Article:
Toy piano, accordion, glockenspiel, theremin, traktofon, synths and more synths… These are the things dreams are made of, my friends.
If you’ve been following The Indie Handbook over the past few years, you know that often, my role here ends up being the Swedish ambassador of sorts. It’s not that I think we don’t cover Sweden enough, it’s just that there is so much great music coming out of Scandinavia right now. And when I talk about Sweden, it usually is somehow related to this guy, Martin Molin.
You may know Martin as part of the brilliant band Detektivbyrån, that I covered way back in 2010, or you may know him from that lovely remix of Those Dancing Days that I mentioned last year. At any rate, you can’t have missed him and his signature tinny toy piano, theremin, and glockenspiel sounds, or my undying devotion for it all. Blame it all on my weakness for a good accordion part if you like, though you must admit that it is a tragically underrated instrument. Or blame my obsession with his particular alt chamber sounds, mixing low-fi percussion instruments (scissors and typewriters anyone?) with auto-tuned theremin and old-school style game music melody lines. But either way, you do have to admit that it’s fascinating, fresh, and always perfect.
So, when I received an email from Martin a few months ago talking about a new project he was starting up with a few fellow musicians, alternative instrument devotees and electronic instrument geeks, I could hardly contain my excitement. Actually, to be honest, I did not contain my excitement at all. Not even a little. I just danced it out for a while and then played back through my entire Detektivbyrån collection to prepare myself.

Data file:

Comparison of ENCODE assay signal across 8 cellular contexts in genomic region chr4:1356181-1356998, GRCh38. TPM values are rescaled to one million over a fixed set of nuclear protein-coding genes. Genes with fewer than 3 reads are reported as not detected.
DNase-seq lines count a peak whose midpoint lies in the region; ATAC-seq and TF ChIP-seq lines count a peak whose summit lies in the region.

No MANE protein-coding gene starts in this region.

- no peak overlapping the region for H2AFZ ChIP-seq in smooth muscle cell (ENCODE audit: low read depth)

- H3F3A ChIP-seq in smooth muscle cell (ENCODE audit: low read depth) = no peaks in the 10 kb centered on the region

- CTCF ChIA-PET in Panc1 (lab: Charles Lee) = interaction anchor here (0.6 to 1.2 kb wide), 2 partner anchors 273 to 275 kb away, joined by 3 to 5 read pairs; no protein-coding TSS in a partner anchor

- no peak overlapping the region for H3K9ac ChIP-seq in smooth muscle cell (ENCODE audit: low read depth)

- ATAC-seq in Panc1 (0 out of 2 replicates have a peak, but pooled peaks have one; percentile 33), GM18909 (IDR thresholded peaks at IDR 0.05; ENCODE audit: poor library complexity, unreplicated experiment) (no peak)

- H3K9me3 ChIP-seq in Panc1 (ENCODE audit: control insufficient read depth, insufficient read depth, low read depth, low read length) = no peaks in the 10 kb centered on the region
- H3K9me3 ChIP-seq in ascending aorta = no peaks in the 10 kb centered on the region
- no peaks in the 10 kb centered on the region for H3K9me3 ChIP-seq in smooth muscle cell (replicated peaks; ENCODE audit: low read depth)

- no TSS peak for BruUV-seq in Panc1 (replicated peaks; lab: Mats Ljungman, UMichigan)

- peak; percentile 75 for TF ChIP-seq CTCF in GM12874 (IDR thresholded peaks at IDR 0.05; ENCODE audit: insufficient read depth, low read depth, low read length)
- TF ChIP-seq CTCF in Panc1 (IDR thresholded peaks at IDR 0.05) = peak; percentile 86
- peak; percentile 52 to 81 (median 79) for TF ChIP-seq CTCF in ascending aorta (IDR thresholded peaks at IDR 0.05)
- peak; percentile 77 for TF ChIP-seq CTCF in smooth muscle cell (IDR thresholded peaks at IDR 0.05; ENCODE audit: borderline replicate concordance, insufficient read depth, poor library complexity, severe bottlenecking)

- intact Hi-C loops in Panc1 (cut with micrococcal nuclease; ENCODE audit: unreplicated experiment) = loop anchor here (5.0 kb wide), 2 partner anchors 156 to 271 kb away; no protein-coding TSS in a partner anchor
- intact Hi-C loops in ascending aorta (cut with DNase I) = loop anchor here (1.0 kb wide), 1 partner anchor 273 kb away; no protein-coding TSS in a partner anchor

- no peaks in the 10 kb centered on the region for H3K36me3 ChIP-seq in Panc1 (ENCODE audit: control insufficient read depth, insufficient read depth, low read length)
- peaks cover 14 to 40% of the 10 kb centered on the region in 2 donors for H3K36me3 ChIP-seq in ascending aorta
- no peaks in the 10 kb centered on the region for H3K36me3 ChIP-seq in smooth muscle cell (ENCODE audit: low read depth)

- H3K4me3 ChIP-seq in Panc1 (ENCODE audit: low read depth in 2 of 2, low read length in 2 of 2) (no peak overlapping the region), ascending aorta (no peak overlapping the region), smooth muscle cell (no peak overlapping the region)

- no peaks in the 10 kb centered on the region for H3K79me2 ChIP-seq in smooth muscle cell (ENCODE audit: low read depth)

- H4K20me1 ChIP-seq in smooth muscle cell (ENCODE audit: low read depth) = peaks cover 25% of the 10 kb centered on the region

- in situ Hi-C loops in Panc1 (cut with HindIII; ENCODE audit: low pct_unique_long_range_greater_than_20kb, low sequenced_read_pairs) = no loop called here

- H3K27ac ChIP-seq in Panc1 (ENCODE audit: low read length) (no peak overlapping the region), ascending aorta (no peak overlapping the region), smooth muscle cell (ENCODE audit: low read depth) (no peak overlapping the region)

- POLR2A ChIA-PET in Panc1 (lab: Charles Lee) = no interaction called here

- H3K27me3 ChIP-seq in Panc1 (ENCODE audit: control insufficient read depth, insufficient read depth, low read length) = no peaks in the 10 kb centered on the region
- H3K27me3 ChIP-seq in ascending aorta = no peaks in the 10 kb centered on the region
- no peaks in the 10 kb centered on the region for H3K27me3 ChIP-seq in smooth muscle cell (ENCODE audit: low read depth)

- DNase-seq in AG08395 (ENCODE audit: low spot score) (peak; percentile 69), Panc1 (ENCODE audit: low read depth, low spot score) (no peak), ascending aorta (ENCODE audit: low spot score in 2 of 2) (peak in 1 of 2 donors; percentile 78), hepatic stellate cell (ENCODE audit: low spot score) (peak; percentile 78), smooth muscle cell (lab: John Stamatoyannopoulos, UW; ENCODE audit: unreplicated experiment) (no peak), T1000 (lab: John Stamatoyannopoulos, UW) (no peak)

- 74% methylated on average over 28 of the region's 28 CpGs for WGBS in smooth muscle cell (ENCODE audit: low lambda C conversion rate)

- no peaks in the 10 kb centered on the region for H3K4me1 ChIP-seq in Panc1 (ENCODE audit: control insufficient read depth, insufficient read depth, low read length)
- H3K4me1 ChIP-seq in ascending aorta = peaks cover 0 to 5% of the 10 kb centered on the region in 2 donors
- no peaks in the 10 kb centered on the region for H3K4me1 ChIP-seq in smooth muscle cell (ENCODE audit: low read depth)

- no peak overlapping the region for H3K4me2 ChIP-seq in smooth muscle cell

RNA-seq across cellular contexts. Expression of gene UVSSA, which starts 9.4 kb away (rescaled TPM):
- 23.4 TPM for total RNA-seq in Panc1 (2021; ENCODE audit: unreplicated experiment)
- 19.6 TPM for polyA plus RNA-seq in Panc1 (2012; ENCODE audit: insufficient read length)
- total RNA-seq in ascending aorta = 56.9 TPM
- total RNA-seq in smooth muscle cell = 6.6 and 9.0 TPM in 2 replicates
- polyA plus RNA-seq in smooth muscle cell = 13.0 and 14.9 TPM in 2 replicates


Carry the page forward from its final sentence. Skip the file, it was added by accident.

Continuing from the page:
His new project is called Wintergatan and they have just released their first full-length album, full of accordion, scissor snaps, dreamy waltzes, magical synth melodies, and a lot of new sounds as well. Four space-suited musicians choreograph pieces with more instruments than you can imagine, creating both an aural masterpiece and a visually fascinating performance.
The album is nine tracks long, all available to stream for free on their media page, and a truly rewarding listen. If you know Martin’s previous work, you will definitely hear a lot of familiar sounds. There are the waltzes, the accordion hum, and the theremin, but there are a lot of new things as well. Tracks like “All is Well” bring in a much more dance sound, albeit played out primarily on bells, and “Västenberg” features a harp melody and much more dreamy, atmospheric opening than I have heard before, though it leads straight into a driving accordion and vibes section, reminiscent of “Honky tonk of Wermland” from Detektivbyrån’s Wermland album. However, the most surprising track is the last, a 14 minute long kaleidoscopic piece called “Paradis.” It ends the album on a perfect note, and marks a clear contrast from Martin’s previous work with Detektivbyrån. Hammered dulcimer and harp weave together into a unique mix over a synthesized bass as the originally pentatonic melody morphs into a full, complex mix of sounds – piano, synths, dulcimer, drum kit, and so much more. It’s more aurally complex, more mature, and even more delightful.
As you can probably tell by this point, this album is not really like anything else. Though I compare it a bit to Detektivbyrån, in truth, I only do that because it’s the closest relative I can find. If you are looking for something approachable on the surface, but complex enough to listen to again and again, this is it. The instrument combinations alone can keep a person occupied for days. But don’t just take my word for it. Take a look at these two music videos they have posted. You’ll even get small behind the scenes peaks at their instruments and recording techniques at the end of each.
And if you haven’t yet, head over to their website where you can stream the entire album and let Wintergatan take you for the space ride of your life.